Wednesday, July 09, 2008


I know this might not seem as serious as the posts below about wrong-side surgery, but we have made good progress with a lot of call-outs through BIDMC SPIRIT. Some of these may seem somewhat trivial to you, but please remember that fixing even a "minor" item that takes up the time of a nurse or other caregiver creates more time to actually be with patients, improving the quality of care and reducing the chance of errors -- not to mention improving the work environment for that person and many others, too. Remember, too, that these resulted from real people on the floors calling out problems that previously would have resulted in perpetual work-arounds. I think this is good stuff.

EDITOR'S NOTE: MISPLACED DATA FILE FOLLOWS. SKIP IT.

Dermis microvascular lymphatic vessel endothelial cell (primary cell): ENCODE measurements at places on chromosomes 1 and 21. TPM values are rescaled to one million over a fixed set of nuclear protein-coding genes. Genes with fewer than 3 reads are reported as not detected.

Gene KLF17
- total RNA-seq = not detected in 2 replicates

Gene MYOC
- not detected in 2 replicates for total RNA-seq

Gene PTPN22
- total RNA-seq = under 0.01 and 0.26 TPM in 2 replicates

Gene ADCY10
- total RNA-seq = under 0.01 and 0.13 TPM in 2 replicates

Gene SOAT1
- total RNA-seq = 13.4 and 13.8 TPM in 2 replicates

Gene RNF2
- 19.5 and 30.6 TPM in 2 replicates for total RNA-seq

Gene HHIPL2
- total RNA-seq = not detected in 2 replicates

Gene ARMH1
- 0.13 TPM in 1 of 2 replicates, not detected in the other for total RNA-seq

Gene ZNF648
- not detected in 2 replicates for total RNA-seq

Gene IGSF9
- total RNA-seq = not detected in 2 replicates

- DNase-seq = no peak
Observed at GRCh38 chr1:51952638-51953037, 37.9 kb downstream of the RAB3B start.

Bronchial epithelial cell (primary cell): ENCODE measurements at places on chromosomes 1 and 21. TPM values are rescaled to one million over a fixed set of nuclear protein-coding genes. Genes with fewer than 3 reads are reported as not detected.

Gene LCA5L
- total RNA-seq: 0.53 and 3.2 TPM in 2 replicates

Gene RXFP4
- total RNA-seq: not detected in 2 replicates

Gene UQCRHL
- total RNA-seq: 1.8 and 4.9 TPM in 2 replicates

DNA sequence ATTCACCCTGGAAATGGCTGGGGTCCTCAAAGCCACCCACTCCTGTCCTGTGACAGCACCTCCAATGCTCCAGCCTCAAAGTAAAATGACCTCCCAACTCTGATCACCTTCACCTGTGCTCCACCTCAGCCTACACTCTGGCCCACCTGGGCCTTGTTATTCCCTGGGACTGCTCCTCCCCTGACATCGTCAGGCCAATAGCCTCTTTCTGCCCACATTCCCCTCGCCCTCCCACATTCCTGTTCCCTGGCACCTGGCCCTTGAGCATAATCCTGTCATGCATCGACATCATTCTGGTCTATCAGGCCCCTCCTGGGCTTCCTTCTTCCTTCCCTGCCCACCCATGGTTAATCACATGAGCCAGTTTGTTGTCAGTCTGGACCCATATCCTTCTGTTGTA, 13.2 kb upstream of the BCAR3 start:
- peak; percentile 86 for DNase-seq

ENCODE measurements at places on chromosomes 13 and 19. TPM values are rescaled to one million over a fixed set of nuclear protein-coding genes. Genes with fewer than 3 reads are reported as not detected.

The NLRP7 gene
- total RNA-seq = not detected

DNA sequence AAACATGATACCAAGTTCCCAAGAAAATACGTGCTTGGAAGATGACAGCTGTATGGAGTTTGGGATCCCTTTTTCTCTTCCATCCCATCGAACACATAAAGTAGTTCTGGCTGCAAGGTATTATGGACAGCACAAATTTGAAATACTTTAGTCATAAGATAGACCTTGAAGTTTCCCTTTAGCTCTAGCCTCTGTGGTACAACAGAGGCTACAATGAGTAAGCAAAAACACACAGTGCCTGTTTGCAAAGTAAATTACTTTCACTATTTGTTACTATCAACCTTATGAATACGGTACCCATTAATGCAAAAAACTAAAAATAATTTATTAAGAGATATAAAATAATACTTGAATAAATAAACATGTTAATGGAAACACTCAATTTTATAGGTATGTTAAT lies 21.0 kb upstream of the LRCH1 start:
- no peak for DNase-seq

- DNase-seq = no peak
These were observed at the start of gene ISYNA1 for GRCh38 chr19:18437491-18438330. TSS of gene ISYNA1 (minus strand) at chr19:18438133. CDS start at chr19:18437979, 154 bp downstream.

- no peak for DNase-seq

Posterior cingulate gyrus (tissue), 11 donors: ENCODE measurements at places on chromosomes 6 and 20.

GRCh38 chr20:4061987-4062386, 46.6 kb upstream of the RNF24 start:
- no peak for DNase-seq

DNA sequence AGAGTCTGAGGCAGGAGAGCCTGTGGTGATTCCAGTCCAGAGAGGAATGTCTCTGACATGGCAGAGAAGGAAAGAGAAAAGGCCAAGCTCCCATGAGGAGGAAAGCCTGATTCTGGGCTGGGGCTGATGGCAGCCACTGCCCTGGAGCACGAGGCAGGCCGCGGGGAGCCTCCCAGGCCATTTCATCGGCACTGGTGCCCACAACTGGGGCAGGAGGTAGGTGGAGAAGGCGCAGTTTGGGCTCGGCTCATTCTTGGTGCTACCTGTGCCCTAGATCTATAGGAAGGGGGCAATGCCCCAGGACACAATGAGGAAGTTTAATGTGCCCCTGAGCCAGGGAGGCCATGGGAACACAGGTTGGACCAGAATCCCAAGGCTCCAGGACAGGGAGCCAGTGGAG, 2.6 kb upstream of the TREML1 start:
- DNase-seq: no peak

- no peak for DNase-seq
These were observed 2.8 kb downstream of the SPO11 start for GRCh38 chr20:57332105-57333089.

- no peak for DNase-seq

So, here's just a running a list from the last several weeks:

The abandoned bikes outside the Farr building have been removed, freeing up spaces for employees to leave their bikes.

It is now easier to find precaution gowns in the ED.

BIDMC’s evening shuttle has expanded its service to provide transportation to Ruggles Station upon request between 9pm and 11:30pm.

The many incorrectly functioning aspects of the mobile computing unit used in the Trauma SICU have been fixed.

Several new documents have been posted to the SPIRIT site to assist with discussions about SPIRIT and its best use. Take a look under “Reference Documents.”

Chair alarms on Farr 9 are easier to track.

CC6A no longer runs out of menus for patients.

Surgical residents can respond to trauma team pages more quickly now by exiting the Palmer and Baker call rooms through doors previously locked at night.

Clinical staff no longer need to hunt around as much for missing suction set-ups on 11 Reisman.